The new DJI FPV drone is introducing a lot of people to the world of FPV. That’s fantastic. But we have some concerns for people new to this field who have just bought that new drone.

A lot of people are buying the new DJI FPV drone. This appears to be especially true for people who either have zero experience with drones, or those who are used to stable DJI products and are looking for a way into the world of First-Person View, where the pilot controls the drone by seeing a real-time video stream from the drone itself. Great, right?

Well, maybe.

Here’s the thing

We know what it’s like to get a new product. You are chomping at the bit to use the thing. And that’s great, except for when it comes to manual FPV flight. We’ve already written a popular safety guide, which wraps up some of the key regulations and offers tips to new pilots. But we’re also seeing a growing number of crash videos in various Facebook groups.

So we thought we’d pop in again.

Google FPV

When we say that the DJI FPV drone has raised a lot of interest, we aren’t kidding. Check out the sharp increase in global Google searchers for the term “FPV.” It starts building right before the March 2 launch.

Uhhh…crazy, huh?

We’ll take this, plus everything we’ve see in Facebook groups, YouTube, and various forums, as a sign that a lot of people are buying the DJI FPV drone. And a lot of them are beginners to FPV.

As mentioned, we wrote a pretty comprehensive guide to help people abide by regs and prevent crashes. But we still think a lot of people will crash. Here’s why.

False sense of security

DJI products are incredibly stable and easy to fly. That’s fantastic. But for the new kids on the block, that can also lead to overconfidence. Anyone can fly in “N” mode easily. In fact, we wrote a story about a 4-year-old who could do it. “S” mode is slightly more challenging if you’re operating at speed, but it’s still pretty easy to fly if you’re paying attention.

Want to fly this in M mode? Great! Just be ready…

And there’s the rub. A person new to the FPV world, we surmise, is going to get pretty confident after a few flights in these other modes. Yes, DJI warns you in the goggles to try out their simulator (which is okay, but not as good as other commercial sims). And, hopefully, some people will put in the time on that simulator.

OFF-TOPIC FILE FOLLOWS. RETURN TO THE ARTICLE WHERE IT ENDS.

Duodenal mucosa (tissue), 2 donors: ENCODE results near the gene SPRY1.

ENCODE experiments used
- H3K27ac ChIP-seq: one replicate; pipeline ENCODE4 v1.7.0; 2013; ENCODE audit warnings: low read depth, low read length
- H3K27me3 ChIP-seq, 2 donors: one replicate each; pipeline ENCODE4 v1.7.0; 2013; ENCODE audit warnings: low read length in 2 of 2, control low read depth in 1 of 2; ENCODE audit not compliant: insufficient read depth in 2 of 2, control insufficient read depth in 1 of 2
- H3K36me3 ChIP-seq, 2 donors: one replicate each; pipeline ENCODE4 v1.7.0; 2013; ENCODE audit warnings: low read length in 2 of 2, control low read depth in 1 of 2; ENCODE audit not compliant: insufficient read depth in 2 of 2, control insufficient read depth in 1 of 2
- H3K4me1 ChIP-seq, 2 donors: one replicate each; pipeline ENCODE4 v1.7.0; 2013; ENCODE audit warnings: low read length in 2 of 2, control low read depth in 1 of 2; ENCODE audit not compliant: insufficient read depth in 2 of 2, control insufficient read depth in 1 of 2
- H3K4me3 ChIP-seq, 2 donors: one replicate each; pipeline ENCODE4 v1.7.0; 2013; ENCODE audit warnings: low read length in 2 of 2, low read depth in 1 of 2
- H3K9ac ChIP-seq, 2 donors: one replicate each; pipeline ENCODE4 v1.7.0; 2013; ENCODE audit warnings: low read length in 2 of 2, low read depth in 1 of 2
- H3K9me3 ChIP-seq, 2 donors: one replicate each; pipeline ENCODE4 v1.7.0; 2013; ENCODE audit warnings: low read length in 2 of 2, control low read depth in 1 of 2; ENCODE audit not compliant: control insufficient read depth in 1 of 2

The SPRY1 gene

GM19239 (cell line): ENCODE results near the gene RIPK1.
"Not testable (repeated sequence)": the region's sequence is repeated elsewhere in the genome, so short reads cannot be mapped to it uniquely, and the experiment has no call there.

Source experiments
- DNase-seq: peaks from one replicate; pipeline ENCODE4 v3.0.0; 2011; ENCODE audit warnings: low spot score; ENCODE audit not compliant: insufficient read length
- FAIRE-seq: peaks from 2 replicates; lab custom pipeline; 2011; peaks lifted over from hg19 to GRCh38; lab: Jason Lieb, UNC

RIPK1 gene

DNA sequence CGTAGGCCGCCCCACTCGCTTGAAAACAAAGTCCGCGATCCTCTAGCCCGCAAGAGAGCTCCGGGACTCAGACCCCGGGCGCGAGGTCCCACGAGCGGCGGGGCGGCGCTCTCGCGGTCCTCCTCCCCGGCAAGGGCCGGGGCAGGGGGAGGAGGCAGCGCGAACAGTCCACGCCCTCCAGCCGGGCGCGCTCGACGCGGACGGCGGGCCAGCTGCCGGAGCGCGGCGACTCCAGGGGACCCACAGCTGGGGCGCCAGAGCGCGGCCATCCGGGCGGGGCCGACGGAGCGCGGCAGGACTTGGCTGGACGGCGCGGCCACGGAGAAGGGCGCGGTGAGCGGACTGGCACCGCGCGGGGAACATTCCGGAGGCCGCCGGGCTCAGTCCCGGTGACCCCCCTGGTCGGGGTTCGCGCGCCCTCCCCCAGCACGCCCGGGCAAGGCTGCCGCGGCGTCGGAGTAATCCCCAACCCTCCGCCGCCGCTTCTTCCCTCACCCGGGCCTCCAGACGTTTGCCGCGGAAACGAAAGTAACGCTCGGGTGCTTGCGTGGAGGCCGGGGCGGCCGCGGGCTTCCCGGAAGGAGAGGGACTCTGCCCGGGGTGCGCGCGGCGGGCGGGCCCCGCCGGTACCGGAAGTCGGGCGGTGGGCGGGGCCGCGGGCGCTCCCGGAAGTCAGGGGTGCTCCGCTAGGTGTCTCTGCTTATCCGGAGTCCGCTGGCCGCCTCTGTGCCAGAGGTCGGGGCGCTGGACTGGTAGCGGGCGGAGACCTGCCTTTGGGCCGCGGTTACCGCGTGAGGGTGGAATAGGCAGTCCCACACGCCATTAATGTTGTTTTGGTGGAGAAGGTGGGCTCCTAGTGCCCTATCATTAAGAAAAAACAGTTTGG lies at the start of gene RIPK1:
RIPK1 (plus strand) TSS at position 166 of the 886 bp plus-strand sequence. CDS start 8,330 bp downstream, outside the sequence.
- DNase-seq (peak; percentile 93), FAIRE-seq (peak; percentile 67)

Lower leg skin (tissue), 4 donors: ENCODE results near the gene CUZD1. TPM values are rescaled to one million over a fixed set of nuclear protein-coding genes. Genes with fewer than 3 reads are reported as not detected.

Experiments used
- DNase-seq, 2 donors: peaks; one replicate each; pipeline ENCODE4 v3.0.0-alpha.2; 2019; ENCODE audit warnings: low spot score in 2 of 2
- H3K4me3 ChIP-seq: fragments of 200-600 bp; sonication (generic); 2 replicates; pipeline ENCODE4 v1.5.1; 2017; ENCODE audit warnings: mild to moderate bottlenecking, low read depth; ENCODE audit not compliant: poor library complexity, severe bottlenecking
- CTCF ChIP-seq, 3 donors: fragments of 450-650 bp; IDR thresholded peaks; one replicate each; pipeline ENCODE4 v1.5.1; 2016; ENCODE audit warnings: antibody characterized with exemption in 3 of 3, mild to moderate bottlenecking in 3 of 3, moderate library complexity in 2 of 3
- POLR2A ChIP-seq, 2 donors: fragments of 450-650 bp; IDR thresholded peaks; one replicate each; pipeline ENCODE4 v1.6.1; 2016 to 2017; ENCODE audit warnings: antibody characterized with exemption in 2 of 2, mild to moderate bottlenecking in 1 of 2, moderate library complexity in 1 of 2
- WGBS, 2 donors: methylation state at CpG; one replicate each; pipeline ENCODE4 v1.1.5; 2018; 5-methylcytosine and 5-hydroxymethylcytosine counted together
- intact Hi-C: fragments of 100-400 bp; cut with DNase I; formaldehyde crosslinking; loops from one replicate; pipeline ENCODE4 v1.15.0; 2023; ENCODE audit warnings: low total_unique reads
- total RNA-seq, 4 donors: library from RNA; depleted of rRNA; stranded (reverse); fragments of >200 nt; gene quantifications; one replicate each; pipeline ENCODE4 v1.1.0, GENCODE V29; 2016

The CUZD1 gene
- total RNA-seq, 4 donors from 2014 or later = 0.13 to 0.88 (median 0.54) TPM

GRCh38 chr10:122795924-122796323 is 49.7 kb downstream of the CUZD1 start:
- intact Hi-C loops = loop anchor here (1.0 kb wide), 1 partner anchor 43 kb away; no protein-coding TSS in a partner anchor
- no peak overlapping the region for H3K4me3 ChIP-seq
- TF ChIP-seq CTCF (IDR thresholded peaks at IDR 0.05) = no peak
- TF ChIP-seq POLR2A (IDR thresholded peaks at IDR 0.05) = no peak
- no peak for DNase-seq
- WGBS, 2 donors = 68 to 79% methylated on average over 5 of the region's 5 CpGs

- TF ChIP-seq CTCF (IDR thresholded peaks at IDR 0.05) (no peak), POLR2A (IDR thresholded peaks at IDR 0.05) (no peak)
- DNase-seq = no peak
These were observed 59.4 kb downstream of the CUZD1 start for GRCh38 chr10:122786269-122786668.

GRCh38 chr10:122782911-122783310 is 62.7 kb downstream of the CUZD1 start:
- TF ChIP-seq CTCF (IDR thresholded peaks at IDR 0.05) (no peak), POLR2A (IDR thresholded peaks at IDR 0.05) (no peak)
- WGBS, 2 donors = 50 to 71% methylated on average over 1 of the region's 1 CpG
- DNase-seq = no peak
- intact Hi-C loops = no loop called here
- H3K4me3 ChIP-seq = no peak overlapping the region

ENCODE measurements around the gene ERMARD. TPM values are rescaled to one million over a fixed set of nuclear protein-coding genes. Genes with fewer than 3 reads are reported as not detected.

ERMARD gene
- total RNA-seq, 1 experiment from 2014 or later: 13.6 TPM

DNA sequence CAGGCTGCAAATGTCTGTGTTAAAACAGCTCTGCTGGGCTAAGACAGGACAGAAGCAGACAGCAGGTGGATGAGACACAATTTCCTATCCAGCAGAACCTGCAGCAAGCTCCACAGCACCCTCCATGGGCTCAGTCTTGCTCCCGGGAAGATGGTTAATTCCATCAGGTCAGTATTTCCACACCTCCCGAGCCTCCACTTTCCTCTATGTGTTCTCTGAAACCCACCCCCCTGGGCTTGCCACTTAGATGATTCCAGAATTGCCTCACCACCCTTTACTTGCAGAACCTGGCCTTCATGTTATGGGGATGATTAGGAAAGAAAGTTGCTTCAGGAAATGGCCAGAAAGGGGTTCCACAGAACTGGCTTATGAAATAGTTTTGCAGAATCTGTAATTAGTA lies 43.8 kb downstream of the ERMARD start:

But with YouTube filled with videos of people doing acro stunts with home-built FPV quads – plus a growing number featuring the DJI FPV drone – we suspect a lot of them will go ahead and hit that M switch, thinking they’ve got this mastered.

News Flash: FPV in fully manual/acro mode is not easy. The people who do it well have generally put in tons of time on sims or with TinyWhoop-style drones. Or they’ve gone through many crashes and fixes – and likely both.

Two “M” modes

Though the rocker switch on the controller is labelled N, S, and M, there are actually two M modes.

There are actually two M modes…

The first is “M mode attitude limit” – and is flight mode activated by default when the user accesses M mode for the first time. It’s very similar to what experienced FPV pilots know as Angle Mode, where the drone remains level without stick input. Pitch and roll and limited, and the drone will not flip. But it will give you a much closer sensation as to what fully manual (acro) mode is like. So spend some time there before you deliberately unlock for full manual.

Remember

If you’ve been flying using the DJI FPV simulator, every crash in that sim could have been a crash in real life. So you should either be really comfortable flying in the simulator (with rare crashes) or be prepared for the possibility (if not likelihood) that one will happen in real life.

This might not be a racing drone, but it’s still very fast. Be careful…things can go wrong quickly

At $1,299, this is not an inexpensive piece of gear. It’s also something, with a serious crash, that you won’t be able to repair by yourself (thought DJI is selling some replacement parts). Be sure you’ve familiarized yourself with switching quickly back to N mode or hitting the “Start Stop” or hitting the RTH button. All of these will help save you, providing you’ve got a bit of altitude, if things go wrong.

It’s not just you

And, just so you know, we practice what we preach. I’ve flown a ton of indoors TinyWhoop and have flown some outdoors FPV. I’ve also got (thank the pandemic) about 100 hours of practice on Velocidrone and can navigate beginner tracks quite well, and also intermediate tracks (albeit waaaaay slower than most other people using the sim). In short, I’m ready to hit that switch over, and will likely do so in the coming days.

But I waited until I was ready. I’m also fortunate enough to be flying a review loaner product, and DJI won’t be after me for repairs if something happens to go wrong. For most of you, that’s not the case. So please consider our advice: Take your time. You can have a lot of fun in N and S modes until you really have that simulator down. And remember, when you first try out M mode, keep the attitude limit feature on. (It’s on by default the first time you unlock manual, but you could double-check the goggles menu to be sure.)

Fly safe. And don’t rush yourself. Flying manual FPV takes time.

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